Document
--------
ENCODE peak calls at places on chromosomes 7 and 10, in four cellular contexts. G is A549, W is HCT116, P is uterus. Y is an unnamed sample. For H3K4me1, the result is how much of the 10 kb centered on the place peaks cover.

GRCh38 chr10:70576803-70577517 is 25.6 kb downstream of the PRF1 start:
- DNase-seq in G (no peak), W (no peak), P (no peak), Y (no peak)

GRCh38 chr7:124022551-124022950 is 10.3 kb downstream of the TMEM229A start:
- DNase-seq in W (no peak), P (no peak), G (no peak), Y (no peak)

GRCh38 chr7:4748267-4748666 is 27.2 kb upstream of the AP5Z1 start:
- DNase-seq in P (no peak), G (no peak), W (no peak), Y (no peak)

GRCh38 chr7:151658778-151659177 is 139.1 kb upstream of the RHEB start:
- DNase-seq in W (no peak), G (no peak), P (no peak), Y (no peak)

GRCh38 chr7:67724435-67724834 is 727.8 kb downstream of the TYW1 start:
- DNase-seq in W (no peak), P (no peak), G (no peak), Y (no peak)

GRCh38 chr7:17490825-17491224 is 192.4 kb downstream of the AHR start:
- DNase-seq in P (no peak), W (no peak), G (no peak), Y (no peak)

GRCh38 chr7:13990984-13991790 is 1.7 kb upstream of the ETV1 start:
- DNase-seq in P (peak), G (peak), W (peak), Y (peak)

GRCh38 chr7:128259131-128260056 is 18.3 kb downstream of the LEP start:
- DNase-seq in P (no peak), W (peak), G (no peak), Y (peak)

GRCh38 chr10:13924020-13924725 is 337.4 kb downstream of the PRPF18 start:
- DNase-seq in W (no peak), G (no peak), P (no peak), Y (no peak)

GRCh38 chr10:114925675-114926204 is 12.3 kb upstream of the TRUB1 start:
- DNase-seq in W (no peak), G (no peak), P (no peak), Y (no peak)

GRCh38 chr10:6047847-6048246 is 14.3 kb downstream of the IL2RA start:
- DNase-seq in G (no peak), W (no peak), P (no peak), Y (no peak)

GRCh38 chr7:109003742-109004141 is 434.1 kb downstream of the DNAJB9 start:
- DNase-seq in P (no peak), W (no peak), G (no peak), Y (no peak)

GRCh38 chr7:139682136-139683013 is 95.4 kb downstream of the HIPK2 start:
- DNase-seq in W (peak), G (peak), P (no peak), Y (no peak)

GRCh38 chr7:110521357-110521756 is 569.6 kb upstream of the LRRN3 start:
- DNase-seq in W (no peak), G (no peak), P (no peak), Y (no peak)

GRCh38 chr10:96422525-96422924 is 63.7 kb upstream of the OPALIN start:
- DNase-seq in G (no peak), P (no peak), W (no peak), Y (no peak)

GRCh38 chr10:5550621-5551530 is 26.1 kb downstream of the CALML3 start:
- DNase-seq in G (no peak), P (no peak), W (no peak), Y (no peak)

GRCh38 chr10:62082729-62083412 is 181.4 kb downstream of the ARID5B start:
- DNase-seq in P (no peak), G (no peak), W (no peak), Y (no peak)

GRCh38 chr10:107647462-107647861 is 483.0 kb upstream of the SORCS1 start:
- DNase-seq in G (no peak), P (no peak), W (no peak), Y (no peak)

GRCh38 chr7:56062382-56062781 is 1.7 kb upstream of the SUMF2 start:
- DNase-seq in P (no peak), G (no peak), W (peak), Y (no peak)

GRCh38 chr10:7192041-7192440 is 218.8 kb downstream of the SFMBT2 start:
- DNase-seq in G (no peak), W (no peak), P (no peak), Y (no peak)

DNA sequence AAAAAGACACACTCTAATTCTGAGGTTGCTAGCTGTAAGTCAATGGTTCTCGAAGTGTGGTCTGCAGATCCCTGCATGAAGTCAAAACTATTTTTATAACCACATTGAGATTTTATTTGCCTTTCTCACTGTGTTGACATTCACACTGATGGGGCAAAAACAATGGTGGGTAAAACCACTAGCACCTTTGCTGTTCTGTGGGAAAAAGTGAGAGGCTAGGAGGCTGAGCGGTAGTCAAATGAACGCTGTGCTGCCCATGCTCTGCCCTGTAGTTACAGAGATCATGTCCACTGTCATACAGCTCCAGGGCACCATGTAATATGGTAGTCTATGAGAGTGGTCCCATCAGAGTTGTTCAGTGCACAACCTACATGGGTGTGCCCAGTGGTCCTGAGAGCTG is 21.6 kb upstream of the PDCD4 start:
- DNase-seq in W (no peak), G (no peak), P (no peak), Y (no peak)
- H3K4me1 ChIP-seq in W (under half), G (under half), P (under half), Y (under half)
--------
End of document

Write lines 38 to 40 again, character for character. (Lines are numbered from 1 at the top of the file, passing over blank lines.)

GRCh38 chr7:56062382-56062781 is 1.7 kb upstream of the SUMF2 start:
- DNase-seq in P (no peak), G (no peak), W (peak), Y (no peak)

GRCh38 chr10:7192041-7192440 is 218.8 kb downstream of the SFMBT2 start: